Q. What do you find more challenging: writing, RPGs, or video games? What is most rewarding? --Malorn

A. They each have their own challenges. Writing an RPG is all about building a world and creating the rules so others can tell stories there. Writing a novel is all about telling a particular story. I suppose the RPG is harder because it requires creating everything from scratch, whereas a novel set in a good existing world (like WarCraft or StarCraft) already has elements in place.

Q. Have you ever turned a book into a game? --Malorn

A. Yes, when I wrote the Deryni Roleplaying Game. That was fun because I had a whole world already and just had to make sense of it and show how others could tell their own stories there as well. I've also turned one of my own stories into a game, though it wasn't a novel--I wrote a short story called "Spookshow" and liked the idea so much I created a game by the same name. Sometimes a story's setting just cries out, "There are more stories here! Share them!"

Q. How does writing compare to roleplaying? Do you ever miss the character control in roleplaying? --Darsha

A. Writing is more all-inclusive than roleplaying--even if you've only got one central character you're writing the secondary characters and creating the plot and describing the setting all by yourself. When you're roleplaying, someone else (the GM) is handling the plot, the setting, and the secondary characters, and others (the other players) are handling all the other principal characters, so it's a lot more collaborative. That also means I've got a lot more control over my one character when roleplaying, but when writing I get to control (or at least narrate) all of them at once.

Q. Do you have an original series in the works?

A. Not right now, no. I have ideas for several, of course, and I'm talking to various editors about those and other projects, but nothing definite right now.

Q. Do you have other non-Warcraft related projects coming up, that we can look forward to? --Deveran

A. The third book of my Warhammer trilogy, Hour of the Daemon, should be out in November. I have another book coming out next year that I can't talk about yet. After that we'll see.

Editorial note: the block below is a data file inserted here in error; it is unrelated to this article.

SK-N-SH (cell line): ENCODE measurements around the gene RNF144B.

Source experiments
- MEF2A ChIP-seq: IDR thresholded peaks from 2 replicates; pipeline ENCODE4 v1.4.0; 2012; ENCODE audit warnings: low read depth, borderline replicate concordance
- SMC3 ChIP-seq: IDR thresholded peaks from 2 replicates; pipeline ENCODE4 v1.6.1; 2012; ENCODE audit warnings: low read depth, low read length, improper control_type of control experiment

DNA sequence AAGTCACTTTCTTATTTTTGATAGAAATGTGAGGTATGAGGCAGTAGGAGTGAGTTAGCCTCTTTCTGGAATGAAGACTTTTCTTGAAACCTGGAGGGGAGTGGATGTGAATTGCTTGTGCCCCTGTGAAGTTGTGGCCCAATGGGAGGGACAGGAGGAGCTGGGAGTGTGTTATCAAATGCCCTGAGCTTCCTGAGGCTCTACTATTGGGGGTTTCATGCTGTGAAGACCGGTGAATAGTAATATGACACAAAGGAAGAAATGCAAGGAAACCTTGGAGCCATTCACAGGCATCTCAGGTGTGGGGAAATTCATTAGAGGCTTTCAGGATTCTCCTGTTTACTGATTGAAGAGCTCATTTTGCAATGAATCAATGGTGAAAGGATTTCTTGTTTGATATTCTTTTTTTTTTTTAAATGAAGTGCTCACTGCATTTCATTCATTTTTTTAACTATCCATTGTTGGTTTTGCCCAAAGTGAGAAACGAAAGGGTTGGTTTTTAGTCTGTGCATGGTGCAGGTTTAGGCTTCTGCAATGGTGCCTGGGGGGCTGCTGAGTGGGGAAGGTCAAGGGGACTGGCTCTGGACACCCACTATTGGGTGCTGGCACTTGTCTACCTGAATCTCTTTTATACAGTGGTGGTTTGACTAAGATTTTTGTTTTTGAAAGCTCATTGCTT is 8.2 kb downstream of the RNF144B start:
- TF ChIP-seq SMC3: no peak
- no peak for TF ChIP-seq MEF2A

Photo courtesy Aaron Rosenberg/Oct. 2007

Thursday, October 4, 2007

The Gold Record

This week’s auction house averages see a dramatic shift from the norm; Horde goods have continued a low trend, while Alliance goods have shot up, on average. Alliance goods are averaging 26 points above their Horde counterparts. This is the farthest Alliance goods have been above Horde goods on record.

The Alliance’s stiffly rising average is largely due to extremely high demand for Linen Cloth. At 286 points, it is at a four-month high (rising 200 points from our last average). Lower-end metals are also all selling high right now – Copper Ore rose 59 points to 132, Tin Ore rose 77 points to 136 and Iron Ore rose 6 points to 132. The rest of the metals are all within the “normal” range, selling between 80 and 120 points.

It’s important to note that Fel Iron has risen 46 points to 99, resuming normal trading values after a five-week slump. Aside from Linen Cloth’s very high mark, almost every other cloth is coming in at normal values. The exception to this is Netherweave Cloth, which is still riding low at 72 points. This is the eighth week in a row that Netherweave Cloth has been below 80 points.

On the Horde side, many of the prior trends have continued. Mithril Ore is still slightly low, although it has come up 39 points from our last recorded average and is now at 79 points. Despite the very high prices of Linen Cloth on the Alliance auction houses, it is selling at 54 points on the Horde side (up 5 points). Horde Tailors have enjoyed these very low Linen prices for nine weeks so far. The demand for Wool Cloth has calmed down as well, dropping 82 points to land at 105. Runecloth is doing well; it rose 43 points to land at 126.

Jason Coleman has recorded auction house values for both Horde and Alliance since April 2007. He has monitored many of the raw trade goods (common ores and cloth) that are constantly on the auction houses, employing them as an indicator of market health. Taking averages from his data, each material has been given a value of 100 points (or percent) and is analyzed based on deviation from this value. Continuing each week, the Shadow Council Strider will post his analyses in this article, the Gold Record.